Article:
What is the meaning of this enigmatic statement that “below the world there are arms”?
Rabbi Nachman of Breslov offered the following moving interpretation.
If we had to categorize all of humanity into two groups we could say that there are the people who are comfortable in the world; and there are people who find no place for themselves in our universe. There are those who just have their two feet etched confidentially on the ground. They know who they are and they know what they want, or even if not, they are not bothered by these questions.
But there are others who struggle with deep psychological, emotional, and spiritual dilemmas; people who experience deep anxiety, pain and grief; individuals who suffer from addiction, voids, and other internal maladies. All these people never feel fully present in our world; they never feel grounded and stationed solidly on the earth. Psychologically speaking they feel like they are falling off the ball of the planet.
It is to these people who Moses speaks and says: “Metachas zeroos olam,” below the world there are arms. When you feel like you are “falling off” the planet, that you have no place in our world, that you don’t belong here, you should know that below the world there are arms that will embrace you when you fall. These are the Divine “arms” in whom you can fall right into and allow them to contain all your pain and trauma.
But here is the catch: Only those who “fall off” the face of the earth can experience this embrace. As long as you feel secure in your own being, as long as you feel confident in your own ego, you can’t feel the transcendent embrace of G-d. Only when you have nothing else to hold on to, can you experience those loving arms which are always present below the world for those who are about to fall into the abyss.
Many of us have lots of pain and challenges in our lives. We often feel like we are “falling off” the planet, with no real light at the end of the tunnel. Allow yourself to land in G-d’s arms wrapped around the universe. Allow G-d to hug you.
A Shaky Hotel
The following story was told by the Rabbi Zalman Gurari, who witnessed the moment, to my late father, Gershon Jacobson:
One year, around 1933, a hotel was rented in Warsaw for the sixth Lubavitcher Rebbe, Rabbi Yosef Yitzchak Schnerson (1880-1950) to spend there the last days of Sukkot with his hundreds of disciples and followers, in prayer, study and celebration.
It was Simchat Torah during the hakafot. And as is the tradition in Chabad, the dancing was fierce. Hundreds of Chassidim were dancing with all their might, their soul, their heart, as their feet were jumping up and down in the heavenly symphony of Simchat Torah with the Lubavitcher Rebbe.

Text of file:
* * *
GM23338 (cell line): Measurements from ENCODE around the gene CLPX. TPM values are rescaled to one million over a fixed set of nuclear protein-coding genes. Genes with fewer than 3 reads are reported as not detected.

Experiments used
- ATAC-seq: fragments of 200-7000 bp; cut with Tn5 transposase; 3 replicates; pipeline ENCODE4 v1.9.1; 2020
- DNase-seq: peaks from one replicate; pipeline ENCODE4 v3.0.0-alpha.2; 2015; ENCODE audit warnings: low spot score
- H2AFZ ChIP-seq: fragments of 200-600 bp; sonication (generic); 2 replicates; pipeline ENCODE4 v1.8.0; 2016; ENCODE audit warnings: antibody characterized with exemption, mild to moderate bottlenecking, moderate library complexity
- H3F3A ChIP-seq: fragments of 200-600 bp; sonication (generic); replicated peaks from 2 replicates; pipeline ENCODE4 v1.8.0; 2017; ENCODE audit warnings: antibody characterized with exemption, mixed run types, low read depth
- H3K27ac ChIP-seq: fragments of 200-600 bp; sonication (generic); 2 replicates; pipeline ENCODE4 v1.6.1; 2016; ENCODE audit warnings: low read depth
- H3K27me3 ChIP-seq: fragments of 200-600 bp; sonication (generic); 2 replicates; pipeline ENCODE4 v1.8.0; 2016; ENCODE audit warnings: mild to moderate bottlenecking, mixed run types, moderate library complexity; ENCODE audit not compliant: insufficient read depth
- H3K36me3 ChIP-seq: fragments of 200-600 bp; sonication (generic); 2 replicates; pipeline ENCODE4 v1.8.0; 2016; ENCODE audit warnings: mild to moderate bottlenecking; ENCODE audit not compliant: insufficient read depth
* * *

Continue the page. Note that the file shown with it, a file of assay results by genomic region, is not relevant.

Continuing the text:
The owner of the hotel was a Rodomsker Chassid, a follower of the Chassidic dynasty of Rodomsk (which was almost completely wiped out in the Holocaust.) He ran over to the Lubavitcher Rebbe and exclaimed: I know the structure of this hotel, and it is not capable of holding up all this pressure, all this jumping and dancing. I am frightened that the building will cave in on us and the results can be catastrophic. You must tell the Chasidim to stop dancing at once!
The Rebbe, Rabbi Yosef Yitzchak Schneerson, smiled and said to him:
The Torah states “Metachas zeroos olam,” below the world there are arms. The Kabbalah explains this as referring to “zeroos d’Adam Kadmon,” the Divine arms which hold up the entire universe and the entire planet. Our planet, the earth, is suspended in mid-space. Who holds it up? G-d’s “arms!”
So, my dear Jew, the same “arms” holding up the entire planet, will hold up this hotel too!
The Chassidim continues to dance, jump and celebrate, till the wee hours of the morning. The hotel remained intact. But the greatest miracle, said Reb Zalman, was that this non-Chabad Chassid returned to his previous position calm and serene, with full trust in the words of the Rebbe.
 Deuteronomy 33:2
 Rabbi Menachem Mendel of Horodok (also called Rabbi Menachem Mendel of Vitebsk) and Rabbi Schneur Zalman of Liadi were both disciples of the Great Maggid, Rabbi DovBer of Mezeritch, the second leader of the Chassidic movement. Following the Maggid’s passing in 1772, Rabbi Schneur Zalman regarded Rabbi Mendel as his master and mentor. In 1777, Rabbi Mendel led a group of more than 300 chassidim to settle in the Holy Land. Rabbi Schneur Zalman was originally part of the group, but Rabbi Mendel convinced him to remain behind and assume the leadership of the chassidic community in White Russia and Lithuania.
 Atah Horeisa (“You have been shown...”) is the first of an anthology of seventeen verses recited as an introduction to the hakafot (joyous procession and dance with the Torah scrolls around the reading table) of Simchat Torah. The verse (Deuteronomy 4:35) reads: “You have been shown to know that Havayeh is Elokim, there is none else beside Him.” Chassidic teaching contains dozens of discourses and thousands of pages explaining the concepts contained in this verse.
 Ibid. 33:27
 Rashi translates zeroos as “the mighty ones,” that below are the mighty ones of the world. The translation here, based on the Chassidic masters, follows the literal meaning of zeroos as arms.